Scout Q&A: Clemson QB Cullen Harper
Cullen Harper (AP Photo/Richard Shiro)
Cullen Harper (AP Photo/Richard Shiro)
Scout.com NFL Draft Analyst
Posted Aug 1, 2008


After waiting three seasons to become the field general in Death Valley, Clemson QB Cullen Harper has ascended as the top senior QB in the country. Scout.com's Chris Steuber spoke with Harper about his rise as a top QB prospect, which quarterback from the 2008 draft class most resembles his play and much more in this exclusive Q&A.

Patience is a virtue, and when you’re patient and accept a role, good things will happen in the end. This is the approach Clemson QB Cullen Harper took when he had to wait for his opportunity to showcase his talents.

The patience paid off, and Harper is now considered, myself included, as the top senior quarterback in the country after a junior campaign where he threw for 2,991 yards, 27 touchdowns and just six interceptions.

After displaying his outstanding talent to the nation and his draft value potentially at a high level, Harper considered leaving Clemson for NFL riches. But the thoughts of leaving school were short lived, and Harper knew that one more year in Death Valley would benefit him, as many of his offensive weapons were also returning for a chance to win a National Championship.

In this Scout.com exclusive, Chris Steuber asked Harper about his breakout junior season, the frustration he felt as a backup for three seasons, which quarterback from the 2008 draft class most resembles his play and his goals for this season.

Chris Steuber: Last year was a special season for you; it was your opportunity to see significant playing time as the starting quarterback at Clemson. What was it like to finally take command of the Tigers offense?

Cullen Harper: It was an awesome opportunity for me. I’ve been waiting for three years, as I backed up Charlie Whitehurst for two years and Will Proctor for one year. It was just awesome to finally get the opportunity to get out there, and being successful made it even better.

CS: It seemed like you’ve been the starter at Clemson for three years, rather than sitting the bench for three seasons. What do you think it was that allowed you to excel last year?

Harper: I really believe it’s been my coaching throughout the past few years. I’ve been working hard even when I wasn’t starting. I just paid attention in meeting rooms and absorbed every word my coaches relayed to me. I take every word they say to heart and try to apply it whenever I have a chance. That’s what’s really helped me to be successful.

CS: How much different was your preparation for a game being the starter versus the backup?

Harper: It’s basically the same. When you’re the backup quarterback, you’re only one play away from playing, so you have to prepare just as the starting quarterback does. You don’t want to be thrown into the fire and not be ready. When I was backup quarterback, I prepared just as much as I do now.

CS: You decided to go to Clemson over Auburn, Georgia Tech and South Carolina; do you ever look back and think how different your collegiate career may have been if you went to one of those other schools and had the opportunity to play sooner?

Harper: I have thought about that before, but that just wasn’t meant to be. I was meant to be at Clemson, and I’m happy to be here. I’m in a situation now where I can possibly be one of the top quarterbacks taken in the draft next year, if I go out and succeed this season. I have a chance to win an ACC Championship here at Clemson, so I think everything works out the way it should, and I’m more than happy to be here.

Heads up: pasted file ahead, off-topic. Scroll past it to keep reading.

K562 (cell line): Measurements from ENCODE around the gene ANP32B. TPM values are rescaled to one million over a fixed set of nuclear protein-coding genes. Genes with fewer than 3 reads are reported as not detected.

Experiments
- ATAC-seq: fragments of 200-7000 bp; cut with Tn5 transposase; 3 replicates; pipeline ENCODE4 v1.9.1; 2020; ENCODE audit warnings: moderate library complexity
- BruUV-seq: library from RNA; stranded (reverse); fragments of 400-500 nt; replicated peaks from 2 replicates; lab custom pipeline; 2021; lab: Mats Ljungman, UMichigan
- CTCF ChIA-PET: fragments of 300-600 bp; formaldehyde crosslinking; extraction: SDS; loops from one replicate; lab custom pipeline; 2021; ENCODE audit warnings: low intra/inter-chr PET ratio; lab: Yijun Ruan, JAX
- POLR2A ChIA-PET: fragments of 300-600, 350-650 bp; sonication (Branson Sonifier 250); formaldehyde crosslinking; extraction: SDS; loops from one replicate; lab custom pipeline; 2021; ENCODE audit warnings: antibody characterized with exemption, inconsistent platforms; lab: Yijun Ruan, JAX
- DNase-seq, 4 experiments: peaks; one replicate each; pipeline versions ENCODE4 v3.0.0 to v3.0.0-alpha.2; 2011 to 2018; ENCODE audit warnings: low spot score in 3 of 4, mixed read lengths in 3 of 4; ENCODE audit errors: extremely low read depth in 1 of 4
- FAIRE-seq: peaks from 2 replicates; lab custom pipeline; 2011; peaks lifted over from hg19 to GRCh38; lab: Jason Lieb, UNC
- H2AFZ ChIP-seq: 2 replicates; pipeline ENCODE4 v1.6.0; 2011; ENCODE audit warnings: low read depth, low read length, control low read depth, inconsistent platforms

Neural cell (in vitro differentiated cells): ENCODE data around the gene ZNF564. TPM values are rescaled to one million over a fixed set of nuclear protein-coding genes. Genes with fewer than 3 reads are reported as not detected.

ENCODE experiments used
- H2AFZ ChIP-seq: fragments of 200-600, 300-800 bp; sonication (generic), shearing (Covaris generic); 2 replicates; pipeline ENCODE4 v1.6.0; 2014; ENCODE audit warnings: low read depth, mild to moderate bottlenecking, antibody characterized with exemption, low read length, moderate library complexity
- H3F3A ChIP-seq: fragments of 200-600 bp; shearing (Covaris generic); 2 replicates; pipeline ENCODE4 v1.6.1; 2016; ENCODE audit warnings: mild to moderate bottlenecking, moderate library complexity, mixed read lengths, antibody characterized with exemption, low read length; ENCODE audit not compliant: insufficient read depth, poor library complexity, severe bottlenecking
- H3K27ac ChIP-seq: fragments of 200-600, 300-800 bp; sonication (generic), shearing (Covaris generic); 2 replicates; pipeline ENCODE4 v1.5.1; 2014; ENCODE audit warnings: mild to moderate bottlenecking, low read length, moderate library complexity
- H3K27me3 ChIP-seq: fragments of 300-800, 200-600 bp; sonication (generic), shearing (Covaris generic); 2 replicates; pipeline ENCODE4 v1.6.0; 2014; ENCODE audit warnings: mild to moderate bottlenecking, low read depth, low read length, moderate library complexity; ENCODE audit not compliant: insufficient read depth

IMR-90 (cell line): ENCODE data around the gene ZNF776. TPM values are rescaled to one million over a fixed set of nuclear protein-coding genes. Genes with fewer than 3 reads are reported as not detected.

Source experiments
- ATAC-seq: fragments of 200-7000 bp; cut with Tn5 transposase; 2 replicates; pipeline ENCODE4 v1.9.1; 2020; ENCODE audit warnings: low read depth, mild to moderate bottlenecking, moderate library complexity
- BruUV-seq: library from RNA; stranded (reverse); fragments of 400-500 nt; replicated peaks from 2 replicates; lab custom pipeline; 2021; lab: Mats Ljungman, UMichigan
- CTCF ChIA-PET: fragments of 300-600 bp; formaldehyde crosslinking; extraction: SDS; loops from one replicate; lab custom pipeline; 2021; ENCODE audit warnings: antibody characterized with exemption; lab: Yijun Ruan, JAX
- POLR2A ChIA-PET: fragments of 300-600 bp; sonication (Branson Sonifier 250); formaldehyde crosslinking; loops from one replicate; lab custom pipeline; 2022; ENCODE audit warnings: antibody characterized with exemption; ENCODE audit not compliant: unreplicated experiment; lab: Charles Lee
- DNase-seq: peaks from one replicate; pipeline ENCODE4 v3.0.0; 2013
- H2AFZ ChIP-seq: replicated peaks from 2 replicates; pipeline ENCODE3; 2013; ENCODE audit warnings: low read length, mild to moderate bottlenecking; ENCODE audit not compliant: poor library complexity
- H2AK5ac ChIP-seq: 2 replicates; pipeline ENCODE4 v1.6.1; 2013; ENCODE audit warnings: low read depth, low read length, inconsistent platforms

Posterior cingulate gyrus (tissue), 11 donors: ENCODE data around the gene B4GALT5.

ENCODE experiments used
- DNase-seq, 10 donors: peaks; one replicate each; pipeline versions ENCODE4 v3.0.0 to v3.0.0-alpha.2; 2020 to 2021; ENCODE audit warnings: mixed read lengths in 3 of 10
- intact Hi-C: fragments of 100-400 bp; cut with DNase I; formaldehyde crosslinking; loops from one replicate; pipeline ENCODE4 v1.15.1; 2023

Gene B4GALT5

Harper believed that Clemson and it's coaching staff had a plan for him.
AP Photo/Gerry Broome

CS: During your time as a backup, were there any frustrating moments?

Harper: It was tough at times, because you feel like you have the talent and athletic ability to be out there playing. But you just have to be patient and have trust in the coaches that they’re making the right decision and they’re keeping your best interest at heart. That’s really what I did, just continued to be patient, worked hard and basically put it in their hands.

CS: Well, you proved to everyone last year that you’re for real when you ran the offense perfectly. Entering this season, you guys are returning a lot of your key starters from last season. You guys shouldn’t miss a beat this season, right?

Harper: Yeah, we shouldn’t. Right now we have a young, but very talented offensive line, and I have all of the confidence in the world in them. But again, they’re young. The quicker those guys gel and come together, the better off we’ll be. As far as talent goes, in the backfield and at wide receiver, we’re pretty stacked.

CS: You mentioned your backfield; how much pressure does it take off of you to have two dynamic players like James Davis and C.J. Spiller to count on when the passing game isn’t running as it should?

Harper: It really does [take pressure off]; to look behind you and see James and C.J., and then to my left and right you got Aaron Kelly and Tyler Grisham. It just takes a lot of pressure off of me. It’s very comforting.

CS: How surprised where you when James Davis decided to return for his senior year?

Harper: It surprised me a little bit, but James loves Clemson, and he loves being a student here. With the guys we have coming back, we really have a chance to have a special year. I think James noticed that and wanted to come back and be a part of that. Also, I think he saw just how many running backs came out [in the draft] last year. I think he would have had a chance to be one of the top running backs taken, but I think it was definitely a smart move to come back to school, get better and get put in a better position next year.

CS: I recently interviewed Aaron Kelly, and he’s another player who considered leaving school early for the NFL. He’s a very confident wide receiver, and judging from last year’s success you also have a lot of confidence in his ability. You said that it’s comforting to have the offensive weapons you have, but what is it about Kelly that makes him one of the nation’s elite?